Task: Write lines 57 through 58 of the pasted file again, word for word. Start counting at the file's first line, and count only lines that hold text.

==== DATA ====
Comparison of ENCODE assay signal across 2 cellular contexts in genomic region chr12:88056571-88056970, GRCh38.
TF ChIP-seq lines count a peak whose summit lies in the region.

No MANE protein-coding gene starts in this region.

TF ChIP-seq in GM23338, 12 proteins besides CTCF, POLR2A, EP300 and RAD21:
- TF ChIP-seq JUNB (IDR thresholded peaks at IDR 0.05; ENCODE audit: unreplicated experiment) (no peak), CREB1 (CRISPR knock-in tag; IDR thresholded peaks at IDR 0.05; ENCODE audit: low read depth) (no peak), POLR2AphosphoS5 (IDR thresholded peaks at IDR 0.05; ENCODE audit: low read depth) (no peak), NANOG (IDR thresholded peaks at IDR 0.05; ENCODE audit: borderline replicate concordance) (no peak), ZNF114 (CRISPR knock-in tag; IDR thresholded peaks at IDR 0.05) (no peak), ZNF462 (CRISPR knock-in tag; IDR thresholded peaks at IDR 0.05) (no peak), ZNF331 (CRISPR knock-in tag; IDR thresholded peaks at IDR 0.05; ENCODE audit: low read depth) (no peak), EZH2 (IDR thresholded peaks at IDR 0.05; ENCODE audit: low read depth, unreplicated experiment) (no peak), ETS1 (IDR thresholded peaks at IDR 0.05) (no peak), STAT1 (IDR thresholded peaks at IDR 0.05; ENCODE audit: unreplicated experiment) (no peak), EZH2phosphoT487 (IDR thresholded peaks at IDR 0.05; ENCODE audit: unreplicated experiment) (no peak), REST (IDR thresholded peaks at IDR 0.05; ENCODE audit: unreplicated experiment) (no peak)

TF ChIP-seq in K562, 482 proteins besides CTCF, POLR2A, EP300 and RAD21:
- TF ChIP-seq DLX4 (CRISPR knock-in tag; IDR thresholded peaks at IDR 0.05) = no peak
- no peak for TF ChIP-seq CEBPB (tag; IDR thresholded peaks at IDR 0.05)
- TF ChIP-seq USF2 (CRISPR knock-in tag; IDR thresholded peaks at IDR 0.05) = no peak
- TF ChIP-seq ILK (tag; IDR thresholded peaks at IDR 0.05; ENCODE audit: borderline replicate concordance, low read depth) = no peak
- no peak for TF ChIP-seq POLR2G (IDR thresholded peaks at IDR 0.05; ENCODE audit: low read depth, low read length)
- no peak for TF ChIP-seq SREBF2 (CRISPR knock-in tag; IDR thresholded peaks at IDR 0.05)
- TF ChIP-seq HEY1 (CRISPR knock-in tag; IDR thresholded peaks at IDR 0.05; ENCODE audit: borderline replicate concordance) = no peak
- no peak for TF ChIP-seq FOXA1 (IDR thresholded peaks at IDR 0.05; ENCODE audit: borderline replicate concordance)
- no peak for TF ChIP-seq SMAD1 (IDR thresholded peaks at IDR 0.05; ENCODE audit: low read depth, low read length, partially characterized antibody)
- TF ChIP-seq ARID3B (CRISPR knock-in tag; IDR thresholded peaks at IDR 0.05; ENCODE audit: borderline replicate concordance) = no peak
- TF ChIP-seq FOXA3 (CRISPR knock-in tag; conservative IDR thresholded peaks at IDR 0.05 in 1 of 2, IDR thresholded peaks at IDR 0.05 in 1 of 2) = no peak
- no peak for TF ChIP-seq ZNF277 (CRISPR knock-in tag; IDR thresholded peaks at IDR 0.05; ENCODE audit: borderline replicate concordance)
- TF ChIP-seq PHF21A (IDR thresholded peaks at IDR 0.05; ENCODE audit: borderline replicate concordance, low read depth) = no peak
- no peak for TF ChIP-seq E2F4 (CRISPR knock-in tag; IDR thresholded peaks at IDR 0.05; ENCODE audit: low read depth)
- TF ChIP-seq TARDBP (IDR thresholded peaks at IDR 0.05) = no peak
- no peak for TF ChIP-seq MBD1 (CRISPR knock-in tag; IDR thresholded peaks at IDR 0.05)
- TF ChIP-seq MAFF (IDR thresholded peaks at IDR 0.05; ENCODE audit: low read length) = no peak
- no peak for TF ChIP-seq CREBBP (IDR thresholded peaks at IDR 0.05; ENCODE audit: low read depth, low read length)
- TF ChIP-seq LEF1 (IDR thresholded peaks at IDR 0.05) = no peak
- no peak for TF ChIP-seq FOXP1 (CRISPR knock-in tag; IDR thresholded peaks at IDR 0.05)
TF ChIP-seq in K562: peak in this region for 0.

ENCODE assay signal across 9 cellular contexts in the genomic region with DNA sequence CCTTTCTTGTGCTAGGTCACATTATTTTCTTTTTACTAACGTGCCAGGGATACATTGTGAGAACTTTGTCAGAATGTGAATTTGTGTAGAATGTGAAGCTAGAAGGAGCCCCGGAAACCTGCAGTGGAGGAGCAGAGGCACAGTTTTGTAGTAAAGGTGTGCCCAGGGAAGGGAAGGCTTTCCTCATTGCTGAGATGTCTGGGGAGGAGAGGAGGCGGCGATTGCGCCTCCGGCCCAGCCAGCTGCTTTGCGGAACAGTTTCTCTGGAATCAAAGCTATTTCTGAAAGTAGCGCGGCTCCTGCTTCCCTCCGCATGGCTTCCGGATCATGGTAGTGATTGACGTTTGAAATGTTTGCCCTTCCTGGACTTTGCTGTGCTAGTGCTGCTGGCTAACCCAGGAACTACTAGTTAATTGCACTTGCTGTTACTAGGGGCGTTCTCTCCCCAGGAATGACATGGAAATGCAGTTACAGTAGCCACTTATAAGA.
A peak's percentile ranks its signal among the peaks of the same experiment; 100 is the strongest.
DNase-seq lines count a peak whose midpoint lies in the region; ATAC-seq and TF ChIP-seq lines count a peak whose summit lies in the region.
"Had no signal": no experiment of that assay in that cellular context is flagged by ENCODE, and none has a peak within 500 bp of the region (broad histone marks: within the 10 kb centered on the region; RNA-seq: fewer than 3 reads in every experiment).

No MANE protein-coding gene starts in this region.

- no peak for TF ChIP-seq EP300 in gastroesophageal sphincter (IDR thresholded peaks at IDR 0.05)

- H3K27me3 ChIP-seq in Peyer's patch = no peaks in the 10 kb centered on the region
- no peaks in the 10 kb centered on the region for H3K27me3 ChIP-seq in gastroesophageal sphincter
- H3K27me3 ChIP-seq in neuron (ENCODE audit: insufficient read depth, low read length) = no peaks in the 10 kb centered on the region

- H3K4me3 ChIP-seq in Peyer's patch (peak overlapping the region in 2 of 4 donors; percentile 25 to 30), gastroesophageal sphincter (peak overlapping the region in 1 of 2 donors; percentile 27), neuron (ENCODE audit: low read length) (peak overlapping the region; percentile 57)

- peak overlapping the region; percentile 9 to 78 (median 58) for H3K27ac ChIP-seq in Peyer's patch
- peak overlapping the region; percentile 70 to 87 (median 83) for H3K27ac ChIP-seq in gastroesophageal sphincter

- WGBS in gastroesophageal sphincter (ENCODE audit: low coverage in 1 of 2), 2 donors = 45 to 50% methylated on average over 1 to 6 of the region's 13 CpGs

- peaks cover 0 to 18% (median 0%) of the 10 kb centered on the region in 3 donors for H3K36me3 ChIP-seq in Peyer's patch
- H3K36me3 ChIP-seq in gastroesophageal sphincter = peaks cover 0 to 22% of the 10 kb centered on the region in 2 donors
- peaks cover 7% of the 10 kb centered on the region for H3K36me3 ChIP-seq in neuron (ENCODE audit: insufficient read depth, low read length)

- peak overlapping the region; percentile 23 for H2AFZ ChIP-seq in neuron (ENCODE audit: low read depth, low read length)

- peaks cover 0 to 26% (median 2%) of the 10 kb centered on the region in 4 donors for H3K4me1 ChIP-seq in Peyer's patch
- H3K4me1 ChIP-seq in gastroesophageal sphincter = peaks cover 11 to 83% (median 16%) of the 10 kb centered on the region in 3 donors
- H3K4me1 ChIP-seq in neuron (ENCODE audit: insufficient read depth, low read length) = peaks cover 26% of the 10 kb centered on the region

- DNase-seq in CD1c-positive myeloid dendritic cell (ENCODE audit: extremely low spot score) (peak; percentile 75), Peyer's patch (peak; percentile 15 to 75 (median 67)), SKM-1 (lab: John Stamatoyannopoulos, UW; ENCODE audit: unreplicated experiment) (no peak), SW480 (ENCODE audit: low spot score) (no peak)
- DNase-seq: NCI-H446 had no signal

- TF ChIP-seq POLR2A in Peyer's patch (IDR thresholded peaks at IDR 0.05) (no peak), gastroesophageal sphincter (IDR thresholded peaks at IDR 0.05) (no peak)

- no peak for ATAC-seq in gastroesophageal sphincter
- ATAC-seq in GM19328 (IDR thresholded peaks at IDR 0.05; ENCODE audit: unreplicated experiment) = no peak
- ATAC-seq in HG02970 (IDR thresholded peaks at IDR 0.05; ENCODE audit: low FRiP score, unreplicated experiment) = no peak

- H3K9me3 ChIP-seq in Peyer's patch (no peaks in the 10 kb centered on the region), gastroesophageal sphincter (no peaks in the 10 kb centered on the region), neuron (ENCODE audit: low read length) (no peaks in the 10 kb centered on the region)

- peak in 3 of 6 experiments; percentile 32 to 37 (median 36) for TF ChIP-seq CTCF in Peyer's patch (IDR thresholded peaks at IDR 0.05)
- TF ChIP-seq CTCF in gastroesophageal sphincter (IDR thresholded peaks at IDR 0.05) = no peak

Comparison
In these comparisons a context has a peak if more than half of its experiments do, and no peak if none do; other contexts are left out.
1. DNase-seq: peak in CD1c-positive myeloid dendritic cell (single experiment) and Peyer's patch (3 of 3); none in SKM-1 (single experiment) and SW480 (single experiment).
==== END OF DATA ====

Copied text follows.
Comparison
In these comparisons a context has a peak if more than half of its experiments do, and no peak if none do; other contexts are left out.